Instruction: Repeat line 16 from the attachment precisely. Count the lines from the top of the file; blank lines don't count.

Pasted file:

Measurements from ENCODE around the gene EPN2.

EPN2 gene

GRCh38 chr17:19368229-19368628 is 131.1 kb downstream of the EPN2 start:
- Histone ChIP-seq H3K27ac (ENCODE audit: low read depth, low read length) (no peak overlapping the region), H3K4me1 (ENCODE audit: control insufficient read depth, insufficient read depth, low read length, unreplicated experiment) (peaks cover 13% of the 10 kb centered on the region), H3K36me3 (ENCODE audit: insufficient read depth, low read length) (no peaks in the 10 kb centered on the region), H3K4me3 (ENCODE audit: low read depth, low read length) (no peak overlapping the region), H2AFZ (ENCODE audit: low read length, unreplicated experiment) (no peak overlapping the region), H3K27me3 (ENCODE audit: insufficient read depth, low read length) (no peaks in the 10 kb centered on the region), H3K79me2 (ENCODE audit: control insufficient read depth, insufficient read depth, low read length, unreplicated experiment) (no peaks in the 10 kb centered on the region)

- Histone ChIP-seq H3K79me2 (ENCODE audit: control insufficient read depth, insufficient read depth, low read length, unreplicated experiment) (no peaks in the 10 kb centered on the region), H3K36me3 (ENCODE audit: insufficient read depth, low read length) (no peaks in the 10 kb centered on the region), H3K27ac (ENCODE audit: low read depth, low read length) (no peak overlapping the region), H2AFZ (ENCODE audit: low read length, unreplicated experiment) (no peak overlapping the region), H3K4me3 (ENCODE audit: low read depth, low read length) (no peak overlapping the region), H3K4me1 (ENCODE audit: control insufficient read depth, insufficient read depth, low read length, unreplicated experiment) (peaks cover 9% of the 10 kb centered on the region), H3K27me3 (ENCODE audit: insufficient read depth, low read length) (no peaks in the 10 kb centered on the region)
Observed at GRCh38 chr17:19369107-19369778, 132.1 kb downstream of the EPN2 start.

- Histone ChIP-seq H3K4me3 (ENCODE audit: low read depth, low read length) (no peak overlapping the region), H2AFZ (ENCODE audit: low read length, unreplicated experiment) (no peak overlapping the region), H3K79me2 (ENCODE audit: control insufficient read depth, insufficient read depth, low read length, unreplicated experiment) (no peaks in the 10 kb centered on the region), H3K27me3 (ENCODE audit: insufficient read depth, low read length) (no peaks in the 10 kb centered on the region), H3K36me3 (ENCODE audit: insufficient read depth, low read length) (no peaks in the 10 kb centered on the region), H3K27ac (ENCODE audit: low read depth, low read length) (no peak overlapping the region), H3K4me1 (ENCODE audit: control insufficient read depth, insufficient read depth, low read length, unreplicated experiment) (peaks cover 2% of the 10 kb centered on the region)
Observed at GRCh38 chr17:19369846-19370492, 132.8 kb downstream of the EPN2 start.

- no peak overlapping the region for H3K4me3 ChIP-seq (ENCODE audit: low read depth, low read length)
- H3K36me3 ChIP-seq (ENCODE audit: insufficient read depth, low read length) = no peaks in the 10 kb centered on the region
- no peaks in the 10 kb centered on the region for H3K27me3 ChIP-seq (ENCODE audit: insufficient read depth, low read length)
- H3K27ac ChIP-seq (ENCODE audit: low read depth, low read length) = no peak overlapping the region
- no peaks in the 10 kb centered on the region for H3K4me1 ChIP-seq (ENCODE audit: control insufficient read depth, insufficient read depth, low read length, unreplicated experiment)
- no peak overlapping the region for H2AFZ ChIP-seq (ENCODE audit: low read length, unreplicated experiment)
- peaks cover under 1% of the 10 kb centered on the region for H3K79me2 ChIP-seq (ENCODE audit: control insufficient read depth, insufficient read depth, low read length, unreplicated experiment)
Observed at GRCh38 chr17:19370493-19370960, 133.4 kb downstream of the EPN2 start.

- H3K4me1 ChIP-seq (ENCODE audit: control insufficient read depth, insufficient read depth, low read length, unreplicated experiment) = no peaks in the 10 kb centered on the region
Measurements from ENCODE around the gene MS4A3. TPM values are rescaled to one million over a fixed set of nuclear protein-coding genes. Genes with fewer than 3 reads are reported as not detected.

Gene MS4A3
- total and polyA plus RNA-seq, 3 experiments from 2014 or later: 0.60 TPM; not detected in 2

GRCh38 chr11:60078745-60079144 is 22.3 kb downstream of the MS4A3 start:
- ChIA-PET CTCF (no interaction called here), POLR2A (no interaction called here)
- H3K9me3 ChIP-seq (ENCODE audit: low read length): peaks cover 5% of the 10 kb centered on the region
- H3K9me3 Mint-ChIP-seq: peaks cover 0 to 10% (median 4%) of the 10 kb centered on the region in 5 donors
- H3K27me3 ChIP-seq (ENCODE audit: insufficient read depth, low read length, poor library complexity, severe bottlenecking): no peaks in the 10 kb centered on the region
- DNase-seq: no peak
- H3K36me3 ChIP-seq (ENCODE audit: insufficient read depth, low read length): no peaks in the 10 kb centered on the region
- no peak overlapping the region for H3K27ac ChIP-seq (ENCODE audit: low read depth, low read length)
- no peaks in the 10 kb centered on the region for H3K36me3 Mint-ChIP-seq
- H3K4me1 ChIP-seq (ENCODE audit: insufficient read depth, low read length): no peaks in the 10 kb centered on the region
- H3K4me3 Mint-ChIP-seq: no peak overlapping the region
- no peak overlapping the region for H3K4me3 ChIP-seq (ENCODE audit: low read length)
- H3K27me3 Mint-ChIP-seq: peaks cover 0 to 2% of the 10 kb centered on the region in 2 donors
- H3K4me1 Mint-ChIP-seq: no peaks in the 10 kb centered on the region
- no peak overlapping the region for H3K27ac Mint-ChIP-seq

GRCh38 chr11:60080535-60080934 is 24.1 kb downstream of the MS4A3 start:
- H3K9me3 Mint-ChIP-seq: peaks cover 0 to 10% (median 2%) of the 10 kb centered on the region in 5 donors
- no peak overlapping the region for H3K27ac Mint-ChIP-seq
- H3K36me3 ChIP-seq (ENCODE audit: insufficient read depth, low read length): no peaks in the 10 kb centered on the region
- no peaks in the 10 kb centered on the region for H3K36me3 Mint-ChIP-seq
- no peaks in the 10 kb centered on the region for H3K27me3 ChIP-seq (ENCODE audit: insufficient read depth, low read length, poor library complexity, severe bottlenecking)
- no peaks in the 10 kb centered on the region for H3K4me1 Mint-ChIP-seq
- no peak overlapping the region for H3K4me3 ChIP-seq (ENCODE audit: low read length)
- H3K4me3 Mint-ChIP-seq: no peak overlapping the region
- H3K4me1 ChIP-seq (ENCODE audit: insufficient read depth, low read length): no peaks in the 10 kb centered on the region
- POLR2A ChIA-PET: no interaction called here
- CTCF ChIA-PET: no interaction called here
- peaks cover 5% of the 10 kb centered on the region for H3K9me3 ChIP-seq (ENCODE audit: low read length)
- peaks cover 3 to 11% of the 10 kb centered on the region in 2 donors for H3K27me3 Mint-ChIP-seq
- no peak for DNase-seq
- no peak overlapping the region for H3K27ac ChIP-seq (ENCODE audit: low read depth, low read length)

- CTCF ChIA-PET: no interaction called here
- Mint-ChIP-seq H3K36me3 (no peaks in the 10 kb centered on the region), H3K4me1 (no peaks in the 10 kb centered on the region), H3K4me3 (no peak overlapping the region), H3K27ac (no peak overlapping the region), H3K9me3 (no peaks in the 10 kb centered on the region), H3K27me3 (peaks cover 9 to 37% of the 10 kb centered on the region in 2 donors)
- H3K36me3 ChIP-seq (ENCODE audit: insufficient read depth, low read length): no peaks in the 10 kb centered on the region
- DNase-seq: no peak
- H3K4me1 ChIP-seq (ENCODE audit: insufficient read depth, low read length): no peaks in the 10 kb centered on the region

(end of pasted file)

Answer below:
Observed at GRCh38 chr17:19370493-19370960, 133.4 kb downstream of the EPN2 start.